When needing wisdom he prayed. When lacking funds he prayed. God responded every time. Like Muller, Harms didn’t let others know what was needed since he was opposed to beggars of any kind. He also accepted God’s providential leadings in his life, which often included pain since he developed rheumatism early in life. In this regard, he commented: “It is true that I suffer much everyday,” he said, “and more every night. I do not wish it otherwise. My Savior is my physician. I love to lie awake the entire night, because I can then commune with Him.”

From what I have read of Harms, I am pretty certain he would have said that daily Bible study and prayer were the key to God’s blessing in his life. So how are you doing? Did you spend time reading the Bible today? Praying? Is God responding? Are you obeying God’s promptings? I hope so.

Father in heaven, if you were able to do such a work in and through Louis Harms, can’t you do the same in and through me? Can’t you do the same in my friend? I am convinced you can. Please bless my friend this day. Prompt Bible study, prayers and communing with Yourself. Then prompt directions. Help my friend to respond in obeying. I ask this in Jesus’ name, Amen.

You can find more about him at the Louis Harms page at

I will shortly have audio and other resources from my most recent trip to the South Pacific. I believe the series presented were greatly blessed of the Holy Spirit.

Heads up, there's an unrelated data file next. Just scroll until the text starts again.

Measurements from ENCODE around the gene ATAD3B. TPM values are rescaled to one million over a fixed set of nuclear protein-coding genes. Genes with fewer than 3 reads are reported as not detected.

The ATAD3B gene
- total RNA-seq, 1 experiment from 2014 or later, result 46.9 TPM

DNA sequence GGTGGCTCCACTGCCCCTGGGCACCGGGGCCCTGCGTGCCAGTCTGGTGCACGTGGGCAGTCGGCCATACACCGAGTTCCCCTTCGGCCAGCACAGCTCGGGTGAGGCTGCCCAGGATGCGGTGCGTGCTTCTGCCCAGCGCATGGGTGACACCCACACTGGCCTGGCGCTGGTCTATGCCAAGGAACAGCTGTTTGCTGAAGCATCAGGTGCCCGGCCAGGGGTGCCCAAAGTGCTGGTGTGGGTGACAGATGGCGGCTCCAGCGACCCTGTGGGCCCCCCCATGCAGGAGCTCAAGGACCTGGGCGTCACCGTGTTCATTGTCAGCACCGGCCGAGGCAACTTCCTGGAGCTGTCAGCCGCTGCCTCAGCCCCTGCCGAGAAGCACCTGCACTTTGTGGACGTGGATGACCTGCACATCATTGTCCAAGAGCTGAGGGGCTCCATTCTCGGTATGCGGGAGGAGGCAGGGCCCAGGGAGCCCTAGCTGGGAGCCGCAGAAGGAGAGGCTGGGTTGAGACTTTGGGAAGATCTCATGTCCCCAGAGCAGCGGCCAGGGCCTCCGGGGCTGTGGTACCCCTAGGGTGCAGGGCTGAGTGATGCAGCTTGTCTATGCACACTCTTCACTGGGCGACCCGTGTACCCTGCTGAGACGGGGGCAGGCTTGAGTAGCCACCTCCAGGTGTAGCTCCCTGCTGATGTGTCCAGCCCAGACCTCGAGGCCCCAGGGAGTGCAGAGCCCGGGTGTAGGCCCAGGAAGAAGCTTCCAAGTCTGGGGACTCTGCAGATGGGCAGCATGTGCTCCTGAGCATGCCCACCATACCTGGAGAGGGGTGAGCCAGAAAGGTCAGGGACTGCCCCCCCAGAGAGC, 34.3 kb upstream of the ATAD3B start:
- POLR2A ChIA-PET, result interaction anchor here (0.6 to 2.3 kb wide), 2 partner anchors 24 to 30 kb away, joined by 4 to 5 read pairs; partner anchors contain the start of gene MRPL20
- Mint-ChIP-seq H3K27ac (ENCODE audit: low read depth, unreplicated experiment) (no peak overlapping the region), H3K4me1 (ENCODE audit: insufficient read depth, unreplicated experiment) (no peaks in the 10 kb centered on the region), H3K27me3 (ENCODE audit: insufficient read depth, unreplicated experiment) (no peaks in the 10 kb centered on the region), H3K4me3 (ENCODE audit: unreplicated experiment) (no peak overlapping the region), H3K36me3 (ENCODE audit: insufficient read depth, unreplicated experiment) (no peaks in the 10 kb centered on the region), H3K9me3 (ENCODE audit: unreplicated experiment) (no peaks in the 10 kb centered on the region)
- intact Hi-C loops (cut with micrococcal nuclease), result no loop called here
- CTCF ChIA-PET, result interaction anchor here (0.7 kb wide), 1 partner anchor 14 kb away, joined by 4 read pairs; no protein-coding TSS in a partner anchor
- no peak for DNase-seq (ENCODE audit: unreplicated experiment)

God bless you today!

The River Still Flows

Friday, August 1st, 2008

“There is a river whose streams shall make glad the city of God….” Psalms 46:4

I found an old poem this morning which brought joy to my heart. Though I don’t know the author’s name, because it comes from a book of poetry of the German Pietists called, “The Hymns of Tersteegen, Suso and Others,” I am confident it comes from one of the people who so desired to have a heart experience with Jesus in the 1600-1700s.

The River of God

From the Rock that God has riven
Flows the sacred river,
Through the wastes of barren ages,
Ever and for ever.

Still on this side and on that side,
Grow the healing trees-
Bearing fruit for all the hunger
Leaves for all Disease.

From the everlasting fountains
Still it flows along,
Making glad the holy city
Of eternal song.

From the throne of Christ in glory,
Rock that God has riven,
Onward still the crystal river
Bears the life of Heaven.

Sheep lie yet in quiet pastures
By the waters still,
Lilies grow in God’s green meadows,
Cedars on His hill.

Still to drink the living waters
Come the souls athirst,
Eyes behold the Face of Jesus
Even as at first.

Clad in white there walk beside Him
Still the blessed throng-
Through the ages sound unsilenced
Psaltery and song.

Onwards weary generations
Pass through deserts dread.
Void and silent skies above them,
Under them the dead.

Whilst unseen the Lord’s fair garden
Round about them glows,
And the barren wilderness
Blossom as the rose.

Whilst beside them unimagined